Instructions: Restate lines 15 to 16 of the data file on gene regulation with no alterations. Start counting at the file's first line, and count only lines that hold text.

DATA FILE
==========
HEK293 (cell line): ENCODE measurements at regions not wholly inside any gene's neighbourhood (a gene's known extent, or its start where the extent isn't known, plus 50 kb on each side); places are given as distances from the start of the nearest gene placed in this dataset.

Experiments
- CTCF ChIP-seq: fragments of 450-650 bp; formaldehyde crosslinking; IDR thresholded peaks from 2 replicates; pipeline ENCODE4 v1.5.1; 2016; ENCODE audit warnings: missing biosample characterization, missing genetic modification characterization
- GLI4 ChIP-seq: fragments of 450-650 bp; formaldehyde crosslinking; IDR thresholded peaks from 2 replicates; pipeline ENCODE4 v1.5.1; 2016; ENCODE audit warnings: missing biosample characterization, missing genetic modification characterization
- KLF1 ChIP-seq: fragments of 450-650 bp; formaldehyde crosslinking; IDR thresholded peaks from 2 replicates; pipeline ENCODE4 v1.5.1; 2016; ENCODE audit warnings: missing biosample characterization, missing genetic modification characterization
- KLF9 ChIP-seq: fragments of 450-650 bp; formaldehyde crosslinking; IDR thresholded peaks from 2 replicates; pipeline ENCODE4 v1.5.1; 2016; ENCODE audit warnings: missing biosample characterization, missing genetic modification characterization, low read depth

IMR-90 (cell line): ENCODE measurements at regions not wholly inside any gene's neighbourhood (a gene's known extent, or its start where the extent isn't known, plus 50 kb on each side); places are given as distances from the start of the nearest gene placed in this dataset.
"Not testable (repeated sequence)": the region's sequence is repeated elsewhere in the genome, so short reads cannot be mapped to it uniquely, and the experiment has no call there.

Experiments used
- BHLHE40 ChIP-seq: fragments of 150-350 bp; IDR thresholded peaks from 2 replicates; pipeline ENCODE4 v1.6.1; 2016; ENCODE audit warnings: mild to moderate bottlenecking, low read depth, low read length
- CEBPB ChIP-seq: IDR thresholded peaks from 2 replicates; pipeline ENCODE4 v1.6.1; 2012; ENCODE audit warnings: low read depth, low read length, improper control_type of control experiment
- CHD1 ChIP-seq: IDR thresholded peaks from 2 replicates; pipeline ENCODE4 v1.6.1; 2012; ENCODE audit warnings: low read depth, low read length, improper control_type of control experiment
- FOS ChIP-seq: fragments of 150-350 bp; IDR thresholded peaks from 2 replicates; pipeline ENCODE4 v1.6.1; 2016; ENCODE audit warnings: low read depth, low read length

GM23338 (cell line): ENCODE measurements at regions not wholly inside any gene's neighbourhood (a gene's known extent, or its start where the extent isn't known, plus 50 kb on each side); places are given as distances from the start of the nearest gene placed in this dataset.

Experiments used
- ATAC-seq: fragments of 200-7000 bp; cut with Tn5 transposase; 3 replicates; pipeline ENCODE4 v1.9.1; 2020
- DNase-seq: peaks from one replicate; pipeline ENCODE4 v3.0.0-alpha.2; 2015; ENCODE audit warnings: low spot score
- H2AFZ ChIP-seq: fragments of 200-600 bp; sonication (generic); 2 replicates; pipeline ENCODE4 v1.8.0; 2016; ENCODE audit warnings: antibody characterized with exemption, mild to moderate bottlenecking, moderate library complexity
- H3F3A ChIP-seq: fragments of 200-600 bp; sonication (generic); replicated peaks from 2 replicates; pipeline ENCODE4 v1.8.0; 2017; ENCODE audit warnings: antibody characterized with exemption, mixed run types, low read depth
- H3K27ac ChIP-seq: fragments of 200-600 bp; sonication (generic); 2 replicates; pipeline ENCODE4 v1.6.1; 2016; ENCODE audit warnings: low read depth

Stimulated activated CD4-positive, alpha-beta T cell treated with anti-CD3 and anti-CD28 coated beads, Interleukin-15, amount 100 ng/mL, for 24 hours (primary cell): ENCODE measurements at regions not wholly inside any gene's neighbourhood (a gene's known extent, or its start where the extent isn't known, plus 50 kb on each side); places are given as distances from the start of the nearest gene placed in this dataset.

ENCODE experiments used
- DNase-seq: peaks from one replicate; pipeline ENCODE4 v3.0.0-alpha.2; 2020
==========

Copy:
Experiments used
- ATAC-seq: fragments of 200-7000 bp; cut with Tn5 transposase; 3 replicates; pipeline ENCODE4 v1.9.1; 2020